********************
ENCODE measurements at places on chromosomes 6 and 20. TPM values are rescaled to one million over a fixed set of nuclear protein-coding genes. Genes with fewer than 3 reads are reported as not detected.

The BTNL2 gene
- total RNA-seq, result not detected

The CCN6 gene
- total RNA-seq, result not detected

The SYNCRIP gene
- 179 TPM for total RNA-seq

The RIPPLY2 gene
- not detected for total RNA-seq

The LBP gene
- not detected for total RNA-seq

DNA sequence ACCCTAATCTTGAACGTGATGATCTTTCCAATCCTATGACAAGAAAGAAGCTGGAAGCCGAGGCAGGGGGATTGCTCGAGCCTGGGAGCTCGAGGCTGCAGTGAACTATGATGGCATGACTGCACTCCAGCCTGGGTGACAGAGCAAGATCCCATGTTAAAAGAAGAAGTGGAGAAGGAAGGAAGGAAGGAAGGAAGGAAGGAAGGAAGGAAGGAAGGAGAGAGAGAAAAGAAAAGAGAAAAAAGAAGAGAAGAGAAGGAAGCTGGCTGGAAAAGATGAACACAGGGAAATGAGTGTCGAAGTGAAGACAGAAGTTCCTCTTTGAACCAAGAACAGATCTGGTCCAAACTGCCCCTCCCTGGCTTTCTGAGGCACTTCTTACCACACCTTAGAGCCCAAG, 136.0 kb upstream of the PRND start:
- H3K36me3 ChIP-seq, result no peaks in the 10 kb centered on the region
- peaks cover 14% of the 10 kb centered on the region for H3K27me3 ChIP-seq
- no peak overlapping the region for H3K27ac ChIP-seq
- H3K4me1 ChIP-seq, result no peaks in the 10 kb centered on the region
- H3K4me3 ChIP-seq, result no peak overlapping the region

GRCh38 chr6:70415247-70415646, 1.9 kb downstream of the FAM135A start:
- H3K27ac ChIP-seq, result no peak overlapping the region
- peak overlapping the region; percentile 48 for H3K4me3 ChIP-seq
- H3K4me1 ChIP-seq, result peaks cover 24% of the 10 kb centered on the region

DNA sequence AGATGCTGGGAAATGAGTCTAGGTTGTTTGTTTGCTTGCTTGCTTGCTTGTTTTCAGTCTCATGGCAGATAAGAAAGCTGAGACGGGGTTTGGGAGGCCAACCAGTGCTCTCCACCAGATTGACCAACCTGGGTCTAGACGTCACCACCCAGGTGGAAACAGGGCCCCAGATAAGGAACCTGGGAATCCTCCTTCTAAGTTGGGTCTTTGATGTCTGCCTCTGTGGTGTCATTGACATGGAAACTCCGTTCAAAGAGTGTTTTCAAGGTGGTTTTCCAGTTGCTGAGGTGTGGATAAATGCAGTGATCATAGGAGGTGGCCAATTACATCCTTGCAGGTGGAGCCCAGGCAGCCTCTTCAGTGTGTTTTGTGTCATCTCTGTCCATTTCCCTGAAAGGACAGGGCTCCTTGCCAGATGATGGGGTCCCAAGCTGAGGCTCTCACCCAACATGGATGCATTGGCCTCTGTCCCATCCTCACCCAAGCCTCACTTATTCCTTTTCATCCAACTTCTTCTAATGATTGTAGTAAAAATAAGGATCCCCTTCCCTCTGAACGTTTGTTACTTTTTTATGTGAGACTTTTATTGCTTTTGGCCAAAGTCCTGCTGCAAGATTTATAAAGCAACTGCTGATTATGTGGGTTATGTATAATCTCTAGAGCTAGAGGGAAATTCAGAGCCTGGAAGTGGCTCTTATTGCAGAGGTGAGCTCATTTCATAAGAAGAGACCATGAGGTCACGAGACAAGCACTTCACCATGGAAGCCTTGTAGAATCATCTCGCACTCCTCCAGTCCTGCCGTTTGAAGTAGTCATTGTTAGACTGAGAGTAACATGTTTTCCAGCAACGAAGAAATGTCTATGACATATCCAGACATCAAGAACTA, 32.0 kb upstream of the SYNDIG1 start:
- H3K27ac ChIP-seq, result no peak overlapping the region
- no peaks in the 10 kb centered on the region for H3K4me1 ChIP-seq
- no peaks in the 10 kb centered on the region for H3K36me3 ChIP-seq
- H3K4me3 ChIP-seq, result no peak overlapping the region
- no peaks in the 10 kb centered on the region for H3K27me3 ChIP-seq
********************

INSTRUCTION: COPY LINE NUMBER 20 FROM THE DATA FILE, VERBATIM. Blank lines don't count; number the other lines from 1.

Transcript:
- peak overlapping the region; percentile 48 for H3K4me3 ChIP-seq